Lobbying and Political Activity by Tax-Exempt Organizations
Tax-exempt nonprofit organizations categorized under IRC 501(c)(3) in federal law [i.e. 26 USC 501(c)(3)] are generally permitted to "lobby" to some extent, but are absolutely prohibited from engaging in "political activity." The distinction between these two activities is crucial, but not always simple to make. Under federal law (IRC 501), lobbying to an extent beyond an "insubstantial" amount is only permitted by IRC 501(c)(3) organizations that may and do elect to qualify under the IRC 501(h) rules, which provides strict financial limits for lobbying expenditures. Violation of the laws and regulations controlling lobbying and political activity can result in any or all of: fines (in the form of excise taxes) against the organization, personal fines against organization managers, and loss of federal tax-exemption recognition. Obviously this is dangerous ground for 501(c)(3) tax-exempt organizations and their staff, yet lobbying is an important activity for many.
Nonprofit organizations planning to engage in lobbying or what might be considered political activity are strongly advised to first consult with a qualified lawyer. This text provides only an educational introduction to this area of NPO regulation, and absolutely must not be considered or used as legal advice.
The IRS presents a clear description of some issues and consequences of lobbying by 501(c)(3) organizations in IRS Publication 557, under Chapter 3: Section 501(c)(3) Organizations, under "Lobbying Expenditures."
Note that federally funded tax-exempt organizations may be subject to even more strict regulation of lobbying and political activity than that described here. Such restrictions are typically described in circulars released by the Office of Management and Budget (OMB).
Tax-exempt organizations other than those described under IRC 501(c)(3) have far fewer requirements and restrictions on their lobbying and political activity. Some of these are described below.
Finally, this text includes links to federal law as published online the the Cornell Legal Information Institute. You may also view the law from the U.S. National Archives and Records Administration site, which is sometimes more up to date. However, both of these may be out-of-date at times, and therefore it is important to have other means of determining the current law (usually through a lawyer who subscribes to various newsletters and other notification services).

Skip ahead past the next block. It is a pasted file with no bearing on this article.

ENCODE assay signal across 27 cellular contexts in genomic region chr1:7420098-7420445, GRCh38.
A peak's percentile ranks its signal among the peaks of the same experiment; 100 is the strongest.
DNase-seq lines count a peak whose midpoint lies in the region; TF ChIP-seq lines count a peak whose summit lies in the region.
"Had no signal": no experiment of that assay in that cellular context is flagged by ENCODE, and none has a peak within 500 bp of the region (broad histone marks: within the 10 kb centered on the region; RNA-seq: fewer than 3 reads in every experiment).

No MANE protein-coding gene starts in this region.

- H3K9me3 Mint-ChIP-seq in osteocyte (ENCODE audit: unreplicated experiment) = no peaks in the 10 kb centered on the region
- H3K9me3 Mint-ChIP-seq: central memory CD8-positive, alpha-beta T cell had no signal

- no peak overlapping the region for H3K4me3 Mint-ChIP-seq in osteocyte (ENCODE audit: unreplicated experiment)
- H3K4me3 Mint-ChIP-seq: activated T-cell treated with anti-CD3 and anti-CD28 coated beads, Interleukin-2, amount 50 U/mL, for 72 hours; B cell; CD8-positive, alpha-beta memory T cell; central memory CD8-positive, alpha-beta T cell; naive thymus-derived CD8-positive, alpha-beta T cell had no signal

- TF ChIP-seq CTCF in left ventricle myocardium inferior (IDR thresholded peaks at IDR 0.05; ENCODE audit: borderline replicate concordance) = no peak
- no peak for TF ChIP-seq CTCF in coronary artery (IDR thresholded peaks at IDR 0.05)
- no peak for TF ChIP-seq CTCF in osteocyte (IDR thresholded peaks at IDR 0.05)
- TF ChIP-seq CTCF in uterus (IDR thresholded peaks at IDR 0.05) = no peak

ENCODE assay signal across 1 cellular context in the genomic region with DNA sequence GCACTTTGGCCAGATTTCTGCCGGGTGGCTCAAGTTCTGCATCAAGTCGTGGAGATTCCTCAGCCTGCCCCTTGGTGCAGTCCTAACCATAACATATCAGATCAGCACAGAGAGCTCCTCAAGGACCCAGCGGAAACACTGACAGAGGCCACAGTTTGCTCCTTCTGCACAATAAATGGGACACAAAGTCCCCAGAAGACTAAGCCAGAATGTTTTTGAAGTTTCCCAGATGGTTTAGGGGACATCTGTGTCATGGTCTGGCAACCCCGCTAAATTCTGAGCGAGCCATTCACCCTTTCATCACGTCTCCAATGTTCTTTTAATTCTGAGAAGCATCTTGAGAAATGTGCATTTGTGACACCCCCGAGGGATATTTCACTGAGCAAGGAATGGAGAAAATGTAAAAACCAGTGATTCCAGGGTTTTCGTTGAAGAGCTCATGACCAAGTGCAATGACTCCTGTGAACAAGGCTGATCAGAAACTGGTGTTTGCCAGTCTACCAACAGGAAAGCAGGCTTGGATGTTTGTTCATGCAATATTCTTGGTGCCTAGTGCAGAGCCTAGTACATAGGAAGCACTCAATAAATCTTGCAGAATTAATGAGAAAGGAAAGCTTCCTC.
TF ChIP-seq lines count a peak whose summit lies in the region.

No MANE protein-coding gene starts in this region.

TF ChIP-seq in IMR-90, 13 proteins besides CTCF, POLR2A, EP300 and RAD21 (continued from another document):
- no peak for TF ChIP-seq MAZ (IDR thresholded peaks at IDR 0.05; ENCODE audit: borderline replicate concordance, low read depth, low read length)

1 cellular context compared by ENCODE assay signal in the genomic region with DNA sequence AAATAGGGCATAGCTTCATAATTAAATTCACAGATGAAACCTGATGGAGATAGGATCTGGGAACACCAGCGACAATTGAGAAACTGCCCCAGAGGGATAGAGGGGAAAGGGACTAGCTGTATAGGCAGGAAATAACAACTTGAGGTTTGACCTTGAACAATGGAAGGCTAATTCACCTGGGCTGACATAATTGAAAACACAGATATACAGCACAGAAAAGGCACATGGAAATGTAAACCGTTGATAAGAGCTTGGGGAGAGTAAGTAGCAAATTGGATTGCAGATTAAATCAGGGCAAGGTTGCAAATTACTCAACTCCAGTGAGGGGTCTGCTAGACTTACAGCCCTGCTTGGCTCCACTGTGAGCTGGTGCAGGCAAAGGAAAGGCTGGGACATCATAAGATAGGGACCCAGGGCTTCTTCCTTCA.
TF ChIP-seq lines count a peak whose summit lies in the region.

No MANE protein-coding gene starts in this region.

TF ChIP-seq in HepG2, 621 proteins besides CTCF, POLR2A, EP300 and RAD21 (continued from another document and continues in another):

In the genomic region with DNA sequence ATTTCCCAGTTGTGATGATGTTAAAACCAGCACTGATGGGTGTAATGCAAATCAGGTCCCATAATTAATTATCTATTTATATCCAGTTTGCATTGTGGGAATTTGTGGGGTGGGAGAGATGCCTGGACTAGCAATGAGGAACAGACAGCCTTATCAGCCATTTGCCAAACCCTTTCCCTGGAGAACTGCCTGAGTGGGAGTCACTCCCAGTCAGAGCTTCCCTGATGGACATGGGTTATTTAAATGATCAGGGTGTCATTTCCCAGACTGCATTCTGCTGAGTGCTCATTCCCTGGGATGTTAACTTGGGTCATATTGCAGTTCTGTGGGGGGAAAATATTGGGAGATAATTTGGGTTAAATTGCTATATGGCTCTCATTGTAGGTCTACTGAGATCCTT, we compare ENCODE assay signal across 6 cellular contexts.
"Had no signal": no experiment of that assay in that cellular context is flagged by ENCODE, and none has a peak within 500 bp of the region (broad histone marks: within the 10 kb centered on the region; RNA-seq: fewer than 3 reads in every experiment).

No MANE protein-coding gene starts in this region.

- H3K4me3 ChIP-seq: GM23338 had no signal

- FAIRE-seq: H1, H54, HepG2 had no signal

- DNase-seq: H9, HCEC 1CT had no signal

In IRC 501(c)(3), lobbying is described as "carrying on propaganda, or otherwise attempting, to influence legislation," while political activity is described as "participat[ing] in, or interven[ing] in (including the publishing or distributing of statements), any political campaign on behalf of (or in opposition to) any candidate for public office." In short, IRC 501(c)(3) organizations may take sides with respect to political issues, but not political candidates. Since candidates commonly array themselves on opposite sides of issues, there are obvious difficulties at times in distinguishing between actions that support an issue but not a particular candidate.
Organizations that plan to make lobbying a very substantial part of their activities are often advised not to apply for federal tax-exempt status under IRC 501(c)(3), which prescribes strict limits to this type of activity, but rather under another classification. Although this entails losing certain advantages associated with IRC 501(c)(3) status, it also frees the organization from the significant limits on lobbying and political activity imposed on IRC 501(c)(3) organizations.
Lobbying is the act of attempting to influence legislation, either directly or indirectly, and is explicitly defined under law as follows.
IRC 4911(d). Influencing legislation
(1) General rule
Except as otherwise provided in paragraph (2), for purposes of this section, the term ''influencing legislation'' means -
(A) any attempt to influence any legislation through an attempt to affect the opinions of the general public or any segment thereof, and
(B) any attempt to influence any legislation through communication with any member or employee of a legislative body, or with any government official or employee who may participate in the formulation of the legislation.